Govt caps royalty fee on new GM cotton traits at 10%
Seeking to further regulate cotton seed market, the government on Friday capped royalty for the new genetically modified (GM) traits at 10% of the maximum sale price of BT cotton seeds for the first five years -- a move that could hurt biotech major Monsanto's India business.
After the five year period, royalty would reduce by 10% of initial value every year. If the GM technology loses its efficacy, the technology provider would not be eligible for any royalty.
Issuing a notification on licensing guidelines for GM cotton seeds, the Agriculture Ministry has also capped upfront fee for the new GM trait at Rs 25 lakh to be paid in two equal annual installments.
Prescribing a new format for bilateral agreements, the notification said the existing signed pacts between licensors (technology providers) and licensees (seed firms) would become invalid and they should execute the agreement in new format in next 30 days.
This will impact Monsanto's subsidiary Mahyco Monsanto Biotech Ltd (MMBL) which has sub-licensed BT cotton seed technology since 2002 to 50 domestic seed companies.
The new licensing norms have been issued to ensure that all eligible seed companies get access to the GM technology while technology providers like Monsanto are adequately rewarded under the "fair, reasonable and non-discriminative mechanism (FRAND mechanism)".
The 'Licensing and Formats for GM Technology Agreement Guidelines, 2016' comes two months after the Centre had fixed the MSP of BT cotton seed packets at Rs 800 per packet for bollgard (BG)-II version of BT cotton hybrid, including Rs 49 for the trait value. The seed price was fixed as per the Cotton Seeds Price Control Order issued in December 2015.
According to the notification, "For a new GM trait, commercialised after this notification, the maximum trait value may be upto 10% of MSP of the GM cotton seed as fixed by the central government every year, for the initial period of five years from commercialisation. From the sixth year onwards, it shall taper down every year at 10% of the initial trait value."
Explaining the need for the guidelines, a senior Agriculture Ministry official said, "For the first time, the technology providers would be authorised to get some kind of minimum royalty/trait fee. We have kept the royalty not more than 10% in India, while the global average is 7%."
"If it is below 10%, they can negotiate directly. This gives some legal cover to charge a royalty. Right now, it was being done through one-sided contracts, essentially not backed by any law," the official added.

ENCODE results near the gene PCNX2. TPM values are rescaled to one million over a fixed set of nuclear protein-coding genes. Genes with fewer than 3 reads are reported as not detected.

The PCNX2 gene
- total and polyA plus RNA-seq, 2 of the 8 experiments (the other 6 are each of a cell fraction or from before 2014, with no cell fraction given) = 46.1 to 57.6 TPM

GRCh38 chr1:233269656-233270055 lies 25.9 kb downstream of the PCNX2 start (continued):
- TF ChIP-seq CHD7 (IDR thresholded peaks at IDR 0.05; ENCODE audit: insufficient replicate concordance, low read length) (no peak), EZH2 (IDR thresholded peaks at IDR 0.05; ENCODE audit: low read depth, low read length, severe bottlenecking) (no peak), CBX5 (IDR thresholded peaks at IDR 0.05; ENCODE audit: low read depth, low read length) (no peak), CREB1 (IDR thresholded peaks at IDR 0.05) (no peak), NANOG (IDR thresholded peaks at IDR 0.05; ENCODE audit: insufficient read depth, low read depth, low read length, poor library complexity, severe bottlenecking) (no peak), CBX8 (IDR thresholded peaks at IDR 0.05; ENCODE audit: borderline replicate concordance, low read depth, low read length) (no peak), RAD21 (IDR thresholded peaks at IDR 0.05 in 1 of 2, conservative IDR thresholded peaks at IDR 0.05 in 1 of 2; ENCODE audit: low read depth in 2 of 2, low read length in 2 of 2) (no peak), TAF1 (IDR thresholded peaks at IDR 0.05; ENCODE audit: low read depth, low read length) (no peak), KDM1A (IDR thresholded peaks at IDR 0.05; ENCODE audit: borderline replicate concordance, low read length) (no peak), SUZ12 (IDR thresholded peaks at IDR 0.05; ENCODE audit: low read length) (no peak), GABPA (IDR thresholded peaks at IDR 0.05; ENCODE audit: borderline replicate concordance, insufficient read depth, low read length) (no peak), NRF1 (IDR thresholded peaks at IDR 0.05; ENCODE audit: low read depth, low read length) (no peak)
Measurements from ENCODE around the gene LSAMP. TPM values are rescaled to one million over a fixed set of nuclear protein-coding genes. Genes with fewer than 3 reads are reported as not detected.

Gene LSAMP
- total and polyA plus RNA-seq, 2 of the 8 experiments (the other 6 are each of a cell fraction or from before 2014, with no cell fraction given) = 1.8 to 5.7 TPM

To encourage competitiveness in the cotton seed market in the interest of farmers, the new guidelines prescribe that licensors should consider all eligible applications seeking a license to obtain new GM technology.
Opposing the move, industry body ABLE-AG Executive Director Shivendra Bajaj said, "It is a huge blow to the innovators in the agri-biotech industry. It clearly indicates the intention of the government to disregard research and innovation and thereby not protecting intellectual property (IP) in the sector."
Such a decision will further create an environment of "uncertainty and disincentive to technology developers for bringing new technologies into India, which will ultimately harm the farmers as new technologies come slowly to them," he said, adding that it would also discourage research.
National Seed Association of India Executive Director Kalyan Goswami said, "The new notification seeks to address the issue of failure of non-performance of technology. Now one-sided licensing terms of technology provider will no longer hold ground."
This will do away the "monopolistic practice and create level playing field for all", he added.
The new guidelines also prescribe that the technology provider would not be eligible for any royalty whatsoever if a GM trait loses its efficacy as reported by states and verified by the Indian Council of Agricultural Research (ICAR).
In case the GM trait is combined with any other GM trait, the royalty for both GM traits would be subject to conditions and launching year of the combined trait would be considered for calculating the royalty amount.
Further, the licensees (seed companies) are obligated to pay the trait fee as fixed under the Cotton Seed Control Order even if they surrender or terminate agreements as long as the GM trait is effective and they continue to sell the seeds of the transgenic varieties.
The licensor (technology provider) should have the valid license to the GM technology use for developing the GM trait it is offering to license and should have the necessary regulatory approvals.
In the case of a licensee, the seed companies should have valid and subsisting approvals and necessary licence from the regulatory authorities. Besides, they should have access to a laboratory for carrying out necessary tests required for breeding and testing GM traits.
Even though biotechnology inventions are patentable, once the GM traits developed through biotechnology are transferred into a transgenic variety, they cannot be patented. The seeds carrying such traits also cannot be patented.
So, the plant varieties including transgenic varieties carrying GM traits can be protected only under the Protection of Plant Varieties and Farmer's Rights Act, 2001.
Keeping this situation in view, the government has come out with guidelines prescribing licensing agreements so that all seed companies have access to GM traits without any restraint and at the same time biotech trait development is adequately rewarded under FRAND mechanism.